We remained in camp [near Corinth] until
June 2d, when we took up our line of march to Memphis, leaving behind
Capt. Frazee, who was sent home on sick-leave, which left Capt. Peterson
in command of the Regiment. We were delayed a short time by a heavy
shower. Passing through Corinth, we bivouacked on the road-side for the
Early the following morning, we were ordered to Chewalla on double-quick,
a distance of eight or ten miles. Why we were ordered to that place on a
run, with no enemy near, has never been satisfactorily explained.
On June 9th, Thomas Peale, Esq., of Lynchburg, Ohio, made us a visit, and
remained with us on the march to Lafayette, Tenn. From here he went with
the supply train to Memphis, and from there home. He had quite an
experience of army life.
June 9th, we resumed our march to Memphis, and camped at Tuscumbia river
in the evening, where Lieut. Col. Parker, who had been sent home on
sick-leave shortly after the battle of Shiloh, rejoined and
took command of the Regiment. The following day, we repaired the
bridge, which had been destroyed by the enemy. We left June 11th, marched
through the richest portion of West Tennessee, and arrived at LaGrange
June 14th. We left LaGrange on the 16th, and arrived at Moscow in the
evening. Our chief employment, during our stay at Moscow, was to rebuild
the railroad bridge over Wolf river.
On the 22d, we were ordered to Lafayette, eight miles below, on the
Memphis & Charleston R. R., where we arrived in the afternoon. The
following day a portion of the Regiment went on picket. - During the night
quite an amusing incident occurred on one of the picket-posts. Thomas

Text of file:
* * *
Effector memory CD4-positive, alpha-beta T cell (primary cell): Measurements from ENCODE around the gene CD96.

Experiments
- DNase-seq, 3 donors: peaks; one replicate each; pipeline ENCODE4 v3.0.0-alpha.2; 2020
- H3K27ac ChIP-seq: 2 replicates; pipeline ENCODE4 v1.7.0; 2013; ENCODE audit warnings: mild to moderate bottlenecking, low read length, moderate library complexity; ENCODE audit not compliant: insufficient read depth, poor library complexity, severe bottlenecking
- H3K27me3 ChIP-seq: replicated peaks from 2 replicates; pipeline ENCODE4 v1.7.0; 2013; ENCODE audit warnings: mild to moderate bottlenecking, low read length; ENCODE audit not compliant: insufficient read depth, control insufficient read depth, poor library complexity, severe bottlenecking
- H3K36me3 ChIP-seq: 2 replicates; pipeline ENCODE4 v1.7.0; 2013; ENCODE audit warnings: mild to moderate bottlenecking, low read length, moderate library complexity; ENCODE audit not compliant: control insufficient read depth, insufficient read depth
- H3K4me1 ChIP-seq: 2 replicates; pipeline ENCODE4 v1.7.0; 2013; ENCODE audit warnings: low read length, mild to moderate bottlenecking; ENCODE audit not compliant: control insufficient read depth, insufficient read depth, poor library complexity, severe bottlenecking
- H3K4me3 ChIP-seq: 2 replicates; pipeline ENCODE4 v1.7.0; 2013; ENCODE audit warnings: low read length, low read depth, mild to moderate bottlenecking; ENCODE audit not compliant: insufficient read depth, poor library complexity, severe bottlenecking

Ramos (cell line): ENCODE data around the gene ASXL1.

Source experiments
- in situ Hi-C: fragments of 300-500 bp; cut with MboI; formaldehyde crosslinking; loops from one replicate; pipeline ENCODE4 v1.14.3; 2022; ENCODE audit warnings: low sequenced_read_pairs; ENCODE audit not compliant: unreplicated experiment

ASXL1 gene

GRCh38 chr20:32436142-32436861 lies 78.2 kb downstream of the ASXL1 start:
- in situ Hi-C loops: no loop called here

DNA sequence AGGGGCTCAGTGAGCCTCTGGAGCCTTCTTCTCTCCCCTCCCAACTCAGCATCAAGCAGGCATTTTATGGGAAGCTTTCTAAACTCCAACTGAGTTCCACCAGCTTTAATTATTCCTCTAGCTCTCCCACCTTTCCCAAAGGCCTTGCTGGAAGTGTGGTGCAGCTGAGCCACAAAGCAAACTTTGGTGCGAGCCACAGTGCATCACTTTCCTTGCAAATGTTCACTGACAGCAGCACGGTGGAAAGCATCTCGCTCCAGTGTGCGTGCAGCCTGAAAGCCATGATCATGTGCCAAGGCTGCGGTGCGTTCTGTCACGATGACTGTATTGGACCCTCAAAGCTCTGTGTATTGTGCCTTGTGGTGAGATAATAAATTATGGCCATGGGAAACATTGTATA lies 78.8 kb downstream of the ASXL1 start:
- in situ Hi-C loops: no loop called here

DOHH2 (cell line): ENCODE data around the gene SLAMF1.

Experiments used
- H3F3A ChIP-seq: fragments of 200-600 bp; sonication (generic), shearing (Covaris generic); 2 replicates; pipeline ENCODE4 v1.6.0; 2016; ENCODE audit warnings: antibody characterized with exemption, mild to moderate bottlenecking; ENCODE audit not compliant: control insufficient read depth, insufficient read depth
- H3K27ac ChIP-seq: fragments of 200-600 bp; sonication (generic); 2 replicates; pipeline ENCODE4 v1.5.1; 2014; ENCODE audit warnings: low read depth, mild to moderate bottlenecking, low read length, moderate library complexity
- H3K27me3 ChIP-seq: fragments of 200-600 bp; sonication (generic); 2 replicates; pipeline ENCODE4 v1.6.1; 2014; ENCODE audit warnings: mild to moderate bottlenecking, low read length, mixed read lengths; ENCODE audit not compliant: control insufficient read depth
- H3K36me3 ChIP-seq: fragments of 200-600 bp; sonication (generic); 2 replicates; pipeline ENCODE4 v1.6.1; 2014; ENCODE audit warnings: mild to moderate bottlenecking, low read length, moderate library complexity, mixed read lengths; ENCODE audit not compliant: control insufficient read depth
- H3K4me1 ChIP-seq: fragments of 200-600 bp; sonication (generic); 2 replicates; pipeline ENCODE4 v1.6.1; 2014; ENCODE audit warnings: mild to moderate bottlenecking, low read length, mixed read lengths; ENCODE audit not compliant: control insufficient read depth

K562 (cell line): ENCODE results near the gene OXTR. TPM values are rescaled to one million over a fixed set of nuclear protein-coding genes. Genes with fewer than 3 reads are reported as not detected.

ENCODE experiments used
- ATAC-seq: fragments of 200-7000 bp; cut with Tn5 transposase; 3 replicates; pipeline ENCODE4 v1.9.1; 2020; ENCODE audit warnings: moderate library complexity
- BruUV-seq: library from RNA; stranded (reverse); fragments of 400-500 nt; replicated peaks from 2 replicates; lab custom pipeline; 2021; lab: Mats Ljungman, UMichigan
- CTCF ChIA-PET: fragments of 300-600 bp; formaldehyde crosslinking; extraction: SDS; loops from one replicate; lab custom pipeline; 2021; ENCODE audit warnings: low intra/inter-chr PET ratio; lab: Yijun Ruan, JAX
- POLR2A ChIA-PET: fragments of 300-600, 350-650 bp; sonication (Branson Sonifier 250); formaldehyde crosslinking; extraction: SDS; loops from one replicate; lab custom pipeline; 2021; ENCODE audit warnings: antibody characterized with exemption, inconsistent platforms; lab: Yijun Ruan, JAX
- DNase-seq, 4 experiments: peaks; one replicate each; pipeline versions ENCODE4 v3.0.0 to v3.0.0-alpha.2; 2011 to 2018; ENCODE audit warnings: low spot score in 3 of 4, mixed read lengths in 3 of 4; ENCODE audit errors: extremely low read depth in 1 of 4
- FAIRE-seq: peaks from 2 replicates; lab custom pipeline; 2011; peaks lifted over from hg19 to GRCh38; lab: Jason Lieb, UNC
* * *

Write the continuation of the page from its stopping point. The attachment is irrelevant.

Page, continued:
Newton was startled by a snake crawling up inside his pants. He raised the
alarm and danced a lively jig, while his comrades assisted him to release
the snake, but fortunately he sustained no other injury than a big scare,
which he will never forget.
After we returned to camp the following morning, we learned that our
brigade had been ordered back to Moscow. This proved to be the hottest and
sultriest day of the season, and our march back to Moscow
will be as long remembered by us as the one from Moscow, mentioned
in history, will be remembered by the French. The blinding dust and
intense heat were terribly severe on both man and beast. The roadside was
lined with soldiers overcome by heat, and quite a number of artillery
horses dropped dead in their traces.
Arriving at our destination, we camped on the banks of Wolf river. During
our stay here we had a pleasant time, our duties being light and the
bathing facilities excellent. On the 29th several took "French leave,"
taking the overland route for home, where they arrived safely, and in due
season were safely returned to the Regiment again.On the 30th of June, our
Division was ordered on an expedition to Holly Springs' twenty-two miles
south. We arrived in sight of Holly Springs at noon on the following day,
while the cavalry was having a hot skirmish with the enemy. Our Regiment
and the 4th Indiana Battery were ordered forward in the engagement, but a
few well-directed shots from the artillery started the rebels in full